"The summer was one of the hottest we had ever had, and I got sunburned sitting on the hill over third base. . . . I sat in the shade and figured out that there were only seventeen more days before school started, Sally and Jannie were going to need new winter coats; a year from now I would be getting Barry ready for kindergarten. The first winter we were in our new house, when Laurie used to go sledding on this hill, he could stand just about where I was sitting now, and see our back porch, and I used to signal him that it was time to come home by hanging a dish towel over the porch rail; I could not see the back porch now because the trees were still thick. In another few weeks, I thought, the leaves would be coming down again. School, birthdays, Thanksgiving, Christmas, the long spring days, and then another summer. I could hear cheering from the ball field. The years go by so quickly, I thought, rising; he used to be so small.

"The last few days of summer go faster, though, than any other time of year. . ."
(215 - 16, Raising Demons)

See recent biographies of Jackson
by Ruth Franklin & Zoe Heller

First the flowers . . .

. . . then the squash . . .

. . . then the pumpkins!


Vernal Equinox Throwback

Stained Glass Representation of the Electromagnetic Spectrum

at the Smithsonian National Air and Space Museum
KEY (left to right):
Green: Radio waves; Yellow teardrops: Meteors;
Orange teardrops: Aurora;
Red: Infrared light; Rainbow colors: Visible light; Violet: Ultraviolet light;
Dark violet triangles: X-rays; Light violet triangles: Gamma rays;
Pink: Cosmic rays.

Happy Vernal Equinox
Some haiku for the
Day and Night of Equal Light:

Trying but failing
to be the voice of reason.
The spirit prevails.

Here's to equanimity
and all shall be well!


Wednesday, September 20, 2017

Books and Coffee and Nalewki

Nalewki i Inne
Notice the glasses are empty . . . oh, and so is the bottle . . .
somehow or other it just tends to evaporate
in the heat of a late summer afternoon!

Thanks to Beata for sharing
books, coffee, and nalewki!
"World problems? What world problems?"

[Thanks to Sir-Igor Steinman for the caption!]

Just missing the third member of our
Triumvirate: Happy Birthday Katie!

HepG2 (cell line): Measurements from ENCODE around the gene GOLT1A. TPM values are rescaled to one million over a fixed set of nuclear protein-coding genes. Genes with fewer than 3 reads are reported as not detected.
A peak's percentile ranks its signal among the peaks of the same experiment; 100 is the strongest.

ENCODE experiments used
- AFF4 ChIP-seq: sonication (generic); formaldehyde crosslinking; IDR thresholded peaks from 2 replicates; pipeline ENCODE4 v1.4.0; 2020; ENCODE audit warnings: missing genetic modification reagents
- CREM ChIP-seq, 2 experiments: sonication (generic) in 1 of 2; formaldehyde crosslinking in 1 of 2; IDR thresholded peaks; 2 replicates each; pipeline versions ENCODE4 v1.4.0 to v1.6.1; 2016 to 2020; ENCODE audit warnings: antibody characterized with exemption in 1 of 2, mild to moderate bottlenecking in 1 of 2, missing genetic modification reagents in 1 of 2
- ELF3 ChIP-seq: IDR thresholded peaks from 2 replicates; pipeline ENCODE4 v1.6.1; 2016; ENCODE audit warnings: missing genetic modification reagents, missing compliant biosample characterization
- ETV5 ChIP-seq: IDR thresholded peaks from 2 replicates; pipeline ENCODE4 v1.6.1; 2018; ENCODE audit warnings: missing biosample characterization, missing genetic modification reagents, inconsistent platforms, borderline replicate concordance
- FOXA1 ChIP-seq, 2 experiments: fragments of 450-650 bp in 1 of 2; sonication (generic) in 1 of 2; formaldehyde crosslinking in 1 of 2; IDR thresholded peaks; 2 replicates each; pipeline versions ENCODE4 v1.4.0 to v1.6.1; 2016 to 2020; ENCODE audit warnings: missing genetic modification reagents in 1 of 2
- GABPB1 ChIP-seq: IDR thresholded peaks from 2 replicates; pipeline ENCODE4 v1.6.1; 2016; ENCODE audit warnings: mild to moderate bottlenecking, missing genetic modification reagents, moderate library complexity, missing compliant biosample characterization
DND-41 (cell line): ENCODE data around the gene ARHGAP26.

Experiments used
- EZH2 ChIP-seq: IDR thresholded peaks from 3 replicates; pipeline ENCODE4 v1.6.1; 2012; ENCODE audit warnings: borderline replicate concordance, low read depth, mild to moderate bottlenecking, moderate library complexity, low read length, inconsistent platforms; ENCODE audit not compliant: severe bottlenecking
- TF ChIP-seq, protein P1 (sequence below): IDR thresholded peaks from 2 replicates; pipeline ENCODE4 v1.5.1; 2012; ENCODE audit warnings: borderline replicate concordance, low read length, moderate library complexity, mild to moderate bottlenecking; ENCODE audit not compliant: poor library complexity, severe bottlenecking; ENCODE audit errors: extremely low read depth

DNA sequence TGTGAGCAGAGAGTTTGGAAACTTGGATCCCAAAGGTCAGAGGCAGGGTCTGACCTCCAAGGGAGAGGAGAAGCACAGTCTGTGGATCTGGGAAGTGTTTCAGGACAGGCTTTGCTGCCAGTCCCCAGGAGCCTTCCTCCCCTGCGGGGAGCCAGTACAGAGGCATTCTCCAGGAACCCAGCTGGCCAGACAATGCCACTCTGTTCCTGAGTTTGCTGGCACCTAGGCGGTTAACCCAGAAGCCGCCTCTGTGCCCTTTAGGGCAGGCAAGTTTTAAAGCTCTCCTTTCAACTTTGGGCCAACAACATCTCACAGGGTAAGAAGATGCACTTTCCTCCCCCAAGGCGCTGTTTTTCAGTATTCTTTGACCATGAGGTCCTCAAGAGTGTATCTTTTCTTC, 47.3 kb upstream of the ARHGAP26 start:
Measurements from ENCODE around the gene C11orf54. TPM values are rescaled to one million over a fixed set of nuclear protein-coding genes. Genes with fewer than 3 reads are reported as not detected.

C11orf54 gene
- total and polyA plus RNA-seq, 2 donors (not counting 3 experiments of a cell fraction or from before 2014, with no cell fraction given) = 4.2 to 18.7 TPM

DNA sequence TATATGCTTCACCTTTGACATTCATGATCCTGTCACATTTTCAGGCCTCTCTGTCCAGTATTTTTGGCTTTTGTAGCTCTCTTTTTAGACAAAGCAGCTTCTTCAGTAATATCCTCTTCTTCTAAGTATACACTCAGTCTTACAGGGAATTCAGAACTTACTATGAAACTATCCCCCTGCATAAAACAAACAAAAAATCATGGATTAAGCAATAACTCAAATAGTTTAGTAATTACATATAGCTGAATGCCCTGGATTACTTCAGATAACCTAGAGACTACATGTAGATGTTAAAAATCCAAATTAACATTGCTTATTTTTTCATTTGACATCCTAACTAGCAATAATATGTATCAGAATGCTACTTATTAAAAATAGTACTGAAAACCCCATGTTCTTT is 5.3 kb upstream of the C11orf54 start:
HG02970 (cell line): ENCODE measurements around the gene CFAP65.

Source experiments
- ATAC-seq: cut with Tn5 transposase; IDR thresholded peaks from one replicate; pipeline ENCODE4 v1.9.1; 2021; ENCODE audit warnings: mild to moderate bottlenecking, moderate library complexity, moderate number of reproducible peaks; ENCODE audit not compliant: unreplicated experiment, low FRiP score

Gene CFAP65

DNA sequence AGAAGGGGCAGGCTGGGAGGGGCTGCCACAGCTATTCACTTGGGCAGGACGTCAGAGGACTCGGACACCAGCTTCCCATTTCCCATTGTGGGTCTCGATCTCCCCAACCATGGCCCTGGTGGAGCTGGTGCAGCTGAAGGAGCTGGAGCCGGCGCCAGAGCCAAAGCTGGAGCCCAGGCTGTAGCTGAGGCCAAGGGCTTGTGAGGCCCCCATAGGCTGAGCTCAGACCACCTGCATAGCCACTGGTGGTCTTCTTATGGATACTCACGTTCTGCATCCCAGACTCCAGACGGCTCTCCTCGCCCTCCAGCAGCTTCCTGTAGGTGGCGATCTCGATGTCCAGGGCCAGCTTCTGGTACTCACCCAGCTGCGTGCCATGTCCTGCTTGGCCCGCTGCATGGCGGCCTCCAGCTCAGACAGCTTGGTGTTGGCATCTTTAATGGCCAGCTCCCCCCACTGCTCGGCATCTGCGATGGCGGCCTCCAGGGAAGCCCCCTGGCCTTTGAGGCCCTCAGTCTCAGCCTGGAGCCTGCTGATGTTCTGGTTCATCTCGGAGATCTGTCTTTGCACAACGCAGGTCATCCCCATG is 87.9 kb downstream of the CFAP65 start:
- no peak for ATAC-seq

Here are a few things we've been reading lately:

September ~ Cate: Books & Cats

August ~ HBJ

July ~ Like a Sentence Deep Within a Book

June ~ The World is a Beautiful Book

Posted Over the Summer
@Kitti's Book List

Monday, September 18, 2017

Almost Equinox Birthday

Photograph by Joni Menard, Fall 2016
"It was still hot outside, though the sun had begun to lean to the west, and the first intimations of fall were in the air -- that smell of dust and dry leaves that annual lonesomeness that comes of summer closing down."
, 19

"The evening wasn't cold yet . . . But the air was turning sharp, with a feeling of loneliness coming. Something unaccountable pending in the air."
, 31
both novels by
Colorado writer Kent Haruf (1943 - 2014)




"Start Here" by Brian Andreas
The StoryPeople Story of the Day for September 18, 2017


Additional Joni Posts


Plenty to Read



Happy Snowy Valentine's Day!

Favorite Hats

Lizone's: Jewelry With An Attitude

Grown Up

Time to Talk

Palm Sunday

Our Town

To Forgive: Reprove, Restore, Reclaim

Talk to Me

The Mind of God

Saturday, September 16, 2017

Reading & Singing

Panel for Music Room, 1894
John White Alexander (1856 - 1915)
Athenaeum Gallery ~ Previously

New Posts
@ The Fortnightly Kitti Carriker

August 28 ~ Sing A Song About Singing ~ Abba,
Barry Manilow, The Carpenters, The Statler Brothers

September 14 ~ Read A Book About Reading
Karen Joy Fowler, The Jane Austen Book Club
Stefan Bollmann, Women Who Read Are Dangerous

Dreams, 1896